D. Todd Christofferson

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D. Todd Christofferson
Quorum of the Twelve Apostles
April 5, 2008 (2008-04-05)
Called by Thomas S. Monson
LDS Church Apostle
April 10, 2008 (2008-04-10)
Called by Thomas S. Monson
Reason Death of Gordon B. Hinckley; reorganization of First Presidency
Presidency of the Seventy
August 15, 1998 (1998-08-15) – April 5, 2008 (2008-04-05)
Called by Gordon B. Hinckley
End reason Called to the Quorum of the Twelve Apostles
First Quorum of the Seventy
April 1, 1993 (1993-04-01) – April 5, 2008 (2008-04-05)
Called by Ezra Taft Benson
End reason Called to the Quorum of the Twelve Apostles
Personal details
Born David Todd Christofferson
(1945-01-24) January 24, 1945 (age 69)
American Fork, Utah, United States
Education Brigham Young University
Duke Law School
Spouse Katherine Jacob
(1968–present)
Children 5

David Todd Christofferson (born January 24, 1945) is a member of the Quorum of the Twelve Apostles of The Church of Jesus Christ of Latter-day Saints (LDS Church). He has been a general authority of the church since 1993. Currently, he is the fourteenth most senior apostle in the ranks of the church.

Early life[edit]

Christofferson was born in American Fork, Utah and raised in Pleasant Grove, Utah; Lindon, Utah and Somerset, New Jersey. As a young man, he served as a LDS Church missionary in Argentina. His mission president during his period of service was Richard G. Scott, who would already be a member of the Quorum of the Twelve when Christofferson was called to the same quorum. After his mission, he earned a bachelor's degree from Brigham Young University and a J.D. from Duke University School of Law.[1]

Christofferson began his law career as a law clerk to Judge John J. Sirica during the Watergate hearings.[2]

Career and family[edit]

As a lawyer, Christofferson worked in Washington, D.C.; Nashville, Tennessee; Herndon, Virginia; and Charlotte, North Carolina.[3] Christofferson was the associate general counsel for NationsBank in Charlotte and was the volunteer chairman of Affordable Housing of Nashville, Tennessee.[4]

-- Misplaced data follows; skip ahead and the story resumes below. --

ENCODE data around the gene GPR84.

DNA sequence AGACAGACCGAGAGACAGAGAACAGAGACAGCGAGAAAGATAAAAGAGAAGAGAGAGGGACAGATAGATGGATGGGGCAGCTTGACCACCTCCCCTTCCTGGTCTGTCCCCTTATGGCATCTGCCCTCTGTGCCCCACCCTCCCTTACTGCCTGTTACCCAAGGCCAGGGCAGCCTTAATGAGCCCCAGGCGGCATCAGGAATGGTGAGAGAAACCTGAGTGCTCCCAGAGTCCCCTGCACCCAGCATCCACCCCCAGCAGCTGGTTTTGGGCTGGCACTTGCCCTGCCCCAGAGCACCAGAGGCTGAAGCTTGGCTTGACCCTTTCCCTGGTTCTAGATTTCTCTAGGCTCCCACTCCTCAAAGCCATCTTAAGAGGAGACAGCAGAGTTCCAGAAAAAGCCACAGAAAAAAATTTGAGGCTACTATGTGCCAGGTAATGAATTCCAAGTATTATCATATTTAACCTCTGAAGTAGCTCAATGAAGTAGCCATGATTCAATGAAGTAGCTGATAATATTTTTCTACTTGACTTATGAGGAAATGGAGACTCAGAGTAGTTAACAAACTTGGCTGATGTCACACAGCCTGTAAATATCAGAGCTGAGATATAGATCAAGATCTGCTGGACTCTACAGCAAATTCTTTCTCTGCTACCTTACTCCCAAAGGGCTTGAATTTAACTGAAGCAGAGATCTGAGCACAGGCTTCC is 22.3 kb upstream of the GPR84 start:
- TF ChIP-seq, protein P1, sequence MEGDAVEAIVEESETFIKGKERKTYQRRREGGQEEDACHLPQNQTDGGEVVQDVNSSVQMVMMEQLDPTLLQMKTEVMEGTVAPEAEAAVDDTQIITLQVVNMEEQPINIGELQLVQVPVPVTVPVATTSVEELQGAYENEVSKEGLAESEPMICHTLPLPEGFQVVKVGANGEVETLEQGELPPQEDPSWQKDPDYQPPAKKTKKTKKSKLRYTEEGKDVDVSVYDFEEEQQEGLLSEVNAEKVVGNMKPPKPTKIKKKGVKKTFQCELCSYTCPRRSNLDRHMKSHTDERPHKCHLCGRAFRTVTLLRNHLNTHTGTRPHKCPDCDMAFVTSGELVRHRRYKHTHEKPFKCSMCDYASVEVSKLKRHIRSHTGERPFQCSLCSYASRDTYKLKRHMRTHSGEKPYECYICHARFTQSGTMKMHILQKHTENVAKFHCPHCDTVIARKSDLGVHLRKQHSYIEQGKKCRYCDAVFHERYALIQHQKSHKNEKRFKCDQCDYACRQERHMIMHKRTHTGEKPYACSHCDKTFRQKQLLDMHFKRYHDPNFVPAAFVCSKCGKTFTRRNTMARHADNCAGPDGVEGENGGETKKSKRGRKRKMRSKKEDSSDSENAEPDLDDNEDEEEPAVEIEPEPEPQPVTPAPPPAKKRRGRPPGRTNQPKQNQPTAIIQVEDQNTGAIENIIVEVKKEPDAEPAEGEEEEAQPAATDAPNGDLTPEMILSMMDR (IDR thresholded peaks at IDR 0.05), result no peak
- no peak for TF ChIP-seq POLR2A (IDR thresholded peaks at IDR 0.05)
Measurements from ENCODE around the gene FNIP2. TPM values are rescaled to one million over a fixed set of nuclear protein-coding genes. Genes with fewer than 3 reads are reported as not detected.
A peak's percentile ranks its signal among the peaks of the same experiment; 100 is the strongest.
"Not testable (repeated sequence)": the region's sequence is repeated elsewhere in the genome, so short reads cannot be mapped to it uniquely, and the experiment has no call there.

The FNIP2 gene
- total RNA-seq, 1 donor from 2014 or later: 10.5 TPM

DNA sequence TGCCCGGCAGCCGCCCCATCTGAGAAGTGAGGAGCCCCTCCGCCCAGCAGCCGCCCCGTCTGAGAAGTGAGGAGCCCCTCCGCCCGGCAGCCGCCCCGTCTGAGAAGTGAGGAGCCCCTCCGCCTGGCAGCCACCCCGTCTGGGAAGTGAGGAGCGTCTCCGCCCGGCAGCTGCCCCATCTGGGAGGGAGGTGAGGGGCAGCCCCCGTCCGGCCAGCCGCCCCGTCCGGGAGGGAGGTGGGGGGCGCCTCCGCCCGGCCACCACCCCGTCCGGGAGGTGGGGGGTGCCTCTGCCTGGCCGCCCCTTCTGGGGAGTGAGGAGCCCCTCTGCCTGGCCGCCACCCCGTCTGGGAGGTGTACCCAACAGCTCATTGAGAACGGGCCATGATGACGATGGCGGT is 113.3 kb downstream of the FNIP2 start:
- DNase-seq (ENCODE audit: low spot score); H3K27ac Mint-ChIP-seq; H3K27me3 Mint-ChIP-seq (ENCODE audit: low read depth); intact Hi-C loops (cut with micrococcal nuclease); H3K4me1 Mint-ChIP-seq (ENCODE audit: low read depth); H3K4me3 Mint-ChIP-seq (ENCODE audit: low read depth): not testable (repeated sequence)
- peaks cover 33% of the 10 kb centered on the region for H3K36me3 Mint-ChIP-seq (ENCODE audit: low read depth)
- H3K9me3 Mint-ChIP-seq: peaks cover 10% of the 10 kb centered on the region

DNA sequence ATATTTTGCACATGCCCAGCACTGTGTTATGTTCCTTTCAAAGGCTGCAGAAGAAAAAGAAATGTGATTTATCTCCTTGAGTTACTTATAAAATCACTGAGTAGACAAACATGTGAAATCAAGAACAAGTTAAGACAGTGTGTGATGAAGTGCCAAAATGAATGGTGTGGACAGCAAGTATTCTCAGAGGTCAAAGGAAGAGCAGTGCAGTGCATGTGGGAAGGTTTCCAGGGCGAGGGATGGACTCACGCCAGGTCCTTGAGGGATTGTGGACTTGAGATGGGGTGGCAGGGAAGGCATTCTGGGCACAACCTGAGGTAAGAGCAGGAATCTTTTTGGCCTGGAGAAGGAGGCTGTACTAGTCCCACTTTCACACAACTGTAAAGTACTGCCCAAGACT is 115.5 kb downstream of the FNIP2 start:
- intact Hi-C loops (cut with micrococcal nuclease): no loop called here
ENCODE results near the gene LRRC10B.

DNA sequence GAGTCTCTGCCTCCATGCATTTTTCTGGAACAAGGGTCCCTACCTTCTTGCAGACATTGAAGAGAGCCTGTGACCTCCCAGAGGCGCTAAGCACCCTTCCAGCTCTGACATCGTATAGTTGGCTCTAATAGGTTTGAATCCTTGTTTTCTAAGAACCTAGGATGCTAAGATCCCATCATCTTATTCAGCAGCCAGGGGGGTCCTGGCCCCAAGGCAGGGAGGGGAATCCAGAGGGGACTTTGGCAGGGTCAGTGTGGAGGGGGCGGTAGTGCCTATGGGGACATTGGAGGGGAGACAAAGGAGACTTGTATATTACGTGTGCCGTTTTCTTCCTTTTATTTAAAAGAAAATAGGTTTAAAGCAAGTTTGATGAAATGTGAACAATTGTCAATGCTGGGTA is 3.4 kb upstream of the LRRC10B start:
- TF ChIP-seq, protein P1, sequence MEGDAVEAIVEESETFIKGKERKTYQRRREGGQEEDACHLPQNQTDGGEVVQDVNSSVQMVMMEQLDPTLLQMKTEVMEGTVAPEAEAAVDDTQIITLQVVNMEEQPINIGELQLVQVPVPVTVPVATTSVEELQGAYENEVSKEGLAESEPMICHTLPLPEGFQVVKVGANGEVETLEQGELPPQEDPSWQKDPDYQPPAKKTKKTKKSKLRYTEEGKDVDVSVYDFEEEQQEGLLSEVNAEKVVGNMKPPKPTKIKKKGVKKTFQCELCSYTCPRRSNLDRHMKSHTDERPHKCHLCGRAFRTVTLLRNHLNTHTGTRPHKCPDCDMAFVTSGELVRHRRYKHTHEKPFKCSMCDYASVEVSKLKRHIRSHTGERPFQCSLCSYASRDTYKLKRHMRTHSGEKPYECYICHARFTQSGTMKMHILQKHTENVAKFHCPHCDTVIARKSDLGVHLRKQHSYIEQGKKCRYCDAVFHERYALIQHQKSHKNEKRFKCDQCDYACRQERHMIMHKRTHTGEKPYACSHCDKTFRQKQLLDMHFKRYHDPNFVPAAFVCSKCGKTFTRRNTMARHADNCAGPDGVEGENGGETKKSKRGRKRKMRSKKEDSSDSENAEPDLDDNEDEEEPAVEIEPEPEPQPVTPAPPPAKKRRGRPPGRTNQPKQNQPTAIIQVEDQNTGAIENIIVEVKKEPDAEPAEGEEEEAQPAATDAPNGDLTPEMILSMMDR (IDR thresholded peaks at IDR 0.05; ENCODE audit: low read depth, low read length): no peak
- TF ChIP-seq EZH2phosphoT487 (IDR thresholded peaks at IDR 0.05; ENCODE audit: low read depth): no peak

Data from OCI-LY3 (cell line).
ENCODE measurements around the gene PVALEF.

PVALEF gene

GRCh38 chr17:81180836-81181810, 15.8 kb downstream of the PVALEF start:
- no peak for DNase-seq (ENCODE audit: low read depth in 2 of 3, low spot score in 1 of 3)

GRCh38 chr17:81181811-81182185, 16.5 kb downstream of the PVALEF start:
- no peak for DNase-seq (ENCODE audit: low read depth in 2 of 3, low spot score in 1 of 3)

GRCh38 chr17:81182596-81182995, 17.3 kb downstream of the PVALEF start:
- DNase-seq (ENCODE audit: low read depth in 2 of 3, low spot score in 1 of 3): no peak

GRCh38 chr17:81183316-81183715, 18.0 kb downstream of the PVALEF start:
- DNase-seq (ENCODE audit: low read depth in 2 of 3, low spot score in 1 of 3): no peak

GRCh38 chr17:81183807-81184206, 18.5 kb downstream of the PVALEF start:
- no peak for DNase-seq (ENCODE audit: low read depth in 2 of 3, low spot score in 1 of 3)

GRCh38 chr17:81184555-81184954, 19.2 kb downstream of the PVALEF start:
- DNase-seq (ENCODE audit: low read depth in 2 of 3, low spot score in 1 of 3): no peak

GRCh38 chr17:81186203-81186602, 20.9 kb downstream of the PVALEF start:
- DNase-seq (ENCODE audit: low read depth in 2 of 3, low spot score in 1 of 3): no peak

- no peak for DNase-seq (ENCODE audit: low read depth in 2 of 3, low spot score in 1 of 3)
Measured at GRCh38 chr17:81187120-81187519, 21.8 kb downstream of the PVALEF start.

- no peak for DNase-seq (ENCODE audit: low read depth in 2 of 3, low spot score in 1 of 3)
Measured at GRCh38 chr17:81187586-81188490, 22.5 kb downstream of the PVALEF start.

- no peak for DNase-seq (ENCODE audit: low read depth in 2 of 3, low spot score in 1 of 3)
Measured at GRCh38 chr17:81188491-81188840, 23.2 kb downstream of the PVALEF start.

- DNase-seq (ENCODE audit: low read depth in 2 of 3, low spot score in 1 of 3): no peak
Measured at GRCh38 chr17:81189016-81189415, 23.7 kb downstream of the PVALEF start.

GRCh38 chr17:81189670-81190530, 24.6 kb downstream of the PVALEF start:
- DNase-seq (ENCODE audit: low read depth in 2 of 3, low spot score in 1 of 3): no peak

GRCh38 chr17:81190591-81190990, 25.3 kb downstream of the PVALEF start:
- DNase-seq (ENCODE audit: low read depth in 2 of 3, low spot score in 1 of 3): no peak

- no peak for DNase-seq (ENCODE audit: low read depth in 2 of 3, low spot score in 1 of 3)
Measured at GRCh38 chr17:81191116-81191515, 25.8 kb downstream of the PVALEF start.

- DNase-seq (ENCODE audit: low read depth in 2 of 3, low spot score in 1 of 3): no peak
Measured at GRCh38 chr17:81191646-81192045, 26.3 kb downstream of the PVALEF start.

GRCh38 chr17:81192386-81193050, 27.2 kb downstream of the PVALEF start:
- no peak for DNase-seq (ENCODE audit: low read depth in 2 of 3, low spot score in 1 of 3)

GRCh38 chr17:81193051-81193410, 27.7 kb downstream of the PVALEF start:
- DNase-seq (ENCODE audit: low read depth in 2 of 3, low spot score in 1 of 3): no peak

Christofferson married Katherine Jacob in the Salt Lake Temple in 1968.[1] They are the parents of five children.[3]

LDS Church service[edit]

Christofferson served previously in the LDS Church as a bishop, stake president, and a regional representative.[3] At the April 1993 general conference of the church, Christofferson was called as a general authority and member of the First Quorum of the Seventy.[5] In August 1998, Christofferson became a member of the Presidency of the Seventy.[6]

For a time, Christofferson served as the executive director of the Family and Church History Department of the LDS Church. While he was in this position he was involved with negotiations with Jewish leaders on policies on temple work for Holocaust victims, which emphasized that church members should only do such temple work for family members. He also was in charge of the department when the church completed the Freedman's Savings Bank Records project.[2]

From August 2007 to April 2008, Christofferson’s primary responsibility was overseeing the work of the church in the North America Northwest and North America West areas.[7]

On April 5, 2008, during the solemn assembly session of the church's general conference when Thomas S. Monson was sustained as church president, Christofferson was sustained as a member of the Quorum of the Twelve Apostles.[8] As a member of the Twelve, Christofferson is regarded by church membership as a prophet, seer, and revelator.

Works[edit]

Articles

Notes[edit]

  1. ^ a b Cook, Quentin L. (August 2008), "Elder D. Todd Christofferson: Prepared to Serve the Lord", Liahona: 8–13 
  2. ^ a b Dethman, Leigh (2008-04-05), "Elder D. Todd Christofferson named new apostle; other leaders called", Deseret Morning News 
  3. ^ a b c "Elder D. Todd Christofferson Of the Seventy", Ensign, May 1993: 99 
  4. ^ 2005 Deseret News Church Almanac (Salt Lake City, Utah: Deseret News, 2004), p. 29
  5. ^ Monson, Thomas S. (May 1993), "The Sustaining of Church Officers", Ensign: 21 
  6. ^ "Three called to the Presidency of Seventy", Church News, 1998-08-29 
  7. ^ "New Area Leadership Assignments", Ensign, August 2007: 76–77 
  8. ^ "First Presidency Sustained, New Apostle and Other Leaders Named", Newsroom (LDS Church), 5 April 2008 

References[edit]

External links[edit]

The Church of Jesus Christ of Latter-day Saints titles
Preceded by
Quentin L. Cook
Quorum of the Twelve Apostles
April 5, 2008—
Succeeded by
Neil L. Andersen